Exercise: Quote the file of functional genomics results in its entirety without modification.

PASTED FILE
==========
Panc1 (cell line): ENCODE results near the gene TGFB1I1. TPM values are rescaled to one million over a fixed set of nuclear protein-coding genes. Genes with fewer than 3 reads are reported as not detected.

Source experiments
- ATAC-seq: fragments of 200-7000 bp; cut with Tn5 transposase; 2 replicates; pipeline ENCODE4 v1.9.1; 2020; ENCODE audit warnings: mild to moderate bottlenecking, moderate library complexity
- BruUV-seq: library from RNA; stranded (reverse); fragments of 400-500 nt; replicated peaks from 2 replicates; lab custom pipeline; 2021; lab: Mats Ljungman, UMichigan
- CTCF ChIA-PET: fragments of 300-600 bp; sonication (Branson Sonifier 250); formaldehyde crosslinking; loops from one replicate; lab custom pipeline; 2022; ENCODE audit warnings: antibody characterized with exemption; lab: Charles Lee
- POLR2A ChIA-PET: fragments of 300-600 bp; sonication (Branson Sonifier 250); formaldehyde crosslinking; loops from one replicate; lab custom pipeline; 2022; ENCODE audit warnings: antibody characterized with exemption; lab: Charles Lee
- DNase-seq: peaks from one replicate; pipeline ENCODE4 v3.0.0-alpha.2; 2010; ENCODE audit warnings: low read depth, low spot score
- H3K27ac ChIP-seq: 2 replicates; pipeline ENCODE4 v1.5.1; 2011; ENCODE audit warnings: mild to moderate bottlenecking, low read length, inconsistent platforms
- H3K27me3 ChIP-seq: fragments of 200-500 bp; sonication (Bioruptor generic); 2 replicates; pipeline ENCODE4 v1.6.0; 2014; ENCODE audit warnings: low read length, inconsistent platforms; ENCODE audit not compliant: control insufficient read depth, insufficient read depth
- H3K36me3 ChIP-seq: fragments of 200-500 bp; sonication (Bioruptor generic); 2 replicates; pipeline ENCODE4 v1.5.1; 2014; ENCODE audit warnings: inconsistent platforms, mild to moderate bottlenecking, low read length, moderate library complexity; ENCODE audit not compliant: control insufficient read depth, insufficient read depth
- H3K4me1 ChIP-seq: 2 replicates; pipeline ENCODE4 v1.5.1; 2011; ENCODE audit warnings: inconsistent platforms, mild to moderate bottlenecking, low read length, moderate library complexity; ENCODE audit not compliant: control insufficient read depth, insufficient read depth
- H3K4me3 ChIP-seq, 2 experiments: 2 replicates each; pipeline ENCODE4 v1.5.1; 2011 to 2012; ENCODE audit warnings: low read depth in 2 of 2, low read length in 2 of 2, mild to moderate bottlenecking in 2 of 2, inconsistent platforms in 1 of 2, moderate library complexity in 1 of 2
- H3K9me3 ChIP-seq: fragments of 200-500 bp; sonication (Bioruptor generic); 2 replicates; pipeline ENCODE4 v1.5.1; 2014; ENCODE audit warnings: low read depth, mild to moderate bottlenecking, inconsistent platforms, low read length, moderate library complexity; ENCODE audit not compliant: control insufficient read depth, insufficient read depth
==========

Panc1 (cell line): ENCODE results near the gene TGFB1I1. TPM values are rescaled to one million over a fixed set of nuclear protein-coding genes. Genes with fewer than 3 reads are reported as not detected.

Source experiments
- ATAC-seq: fragments of 200-7000 bp; cut with Tn5 transposase; 2 replicates; pipeline ENCODE4 v1.9.1; 2020; ENCODE audit warnings: mild to moderate bottlenecking, moderate library complexity
- BruUV-seq: library from RNA; stranded (reverse); fragments of 400-500 nt; replicated peaks from 2 replicates; lab custom pipeline; 2021; lab: Mats Ljungman, UMichigan
- CTCF ChIA-PET: fragments of 300-600 bp; sonication (Branson Sonifier 250); formaldehyde crosslinking; loops from one replicate; lab custom pipeline; 2022; ENCODE audit warnings: antibody characterized with exemption; lab: Charles Lee
- POLR2A ChIA-PET: fragments of 300-600 bp; sonication (Branson Sonifier 250); formaldehyde crosslinking; loops from one replicate; lab custom pipeline; 2022; ENCODE audit warnings: antibody characterized with exemption; lab: Charles Lee
- DNase-seq: peaks from one replicate; pipeline ENCODE4 v3.0.0-alpha.2; 2010; ENCODE audit warnings: low read depth, low spot score
- H3K27ac ChIP-seq: 2 replicates; pipeline ENCODE4 v1.5.1; 2011; ENCODE audit warnings: mild to moderate bottlenecking, low read length, inconsistent platforms
- H3K27me3 ChIP-seq: fragments of 200-500 bp; sonication (Bioruptor generic); 2 replicates; pipeline ENCODE4 v1.6.0; 2014; ENCODE audit warnings: low read length, inconsistent platforms; ENCODE audit not compliant: control insufficient read depth, insufficient read depth
- H3K36me3 ChIP-seq: fragments of 200-500 bp; sonication (Bioruptor generic); 2 replicates; pipeline ENCODE4 v1.5.1; 2014; ENCODE audit warnings: inconsistent platforms, mild to moderate bottlenecking, low read length, moderate library complexity; ENCODE audit not compliant: control insufficient read depth, insufficient read depth
- H3K4me1 ChIP-seq: 2 replicates; pipeline ENCODE4 v1.5.1; 2011; ENCODE audit warnings: inconsistent platforms, mild to moderate bottlenecking, low read length, moderate library complexity; ENCODE audit not compliant: control insufficient read depth, insufficient read depth
- H3K4me3 ChIP-seq, 2 experiments: 2 replicates each; pipeline ENCODE4 v1.5.1; 2011 to 2012; ENCODE audit warnings: low read depth in 2 of 2, low read length in 2 of 2, mild to moderate bottlenecking in 2 of 2, inconsistent platforms in 1 of 2, moderate library complexity in 1 of 2
- H3K9me3 ChIP-seq: fragments of 200-500 bp; sonication (Bioruptor generic); 2 replicates; pipeline ENCODE4 v1.5.1; 2014; ENCODE audit warnings: low read depth, mild to moderate bottlenecking, inconsistent platforms, low read length, moderate library complexity; ENCODE audit not compliant: control insufficient read depth, insufficient read depth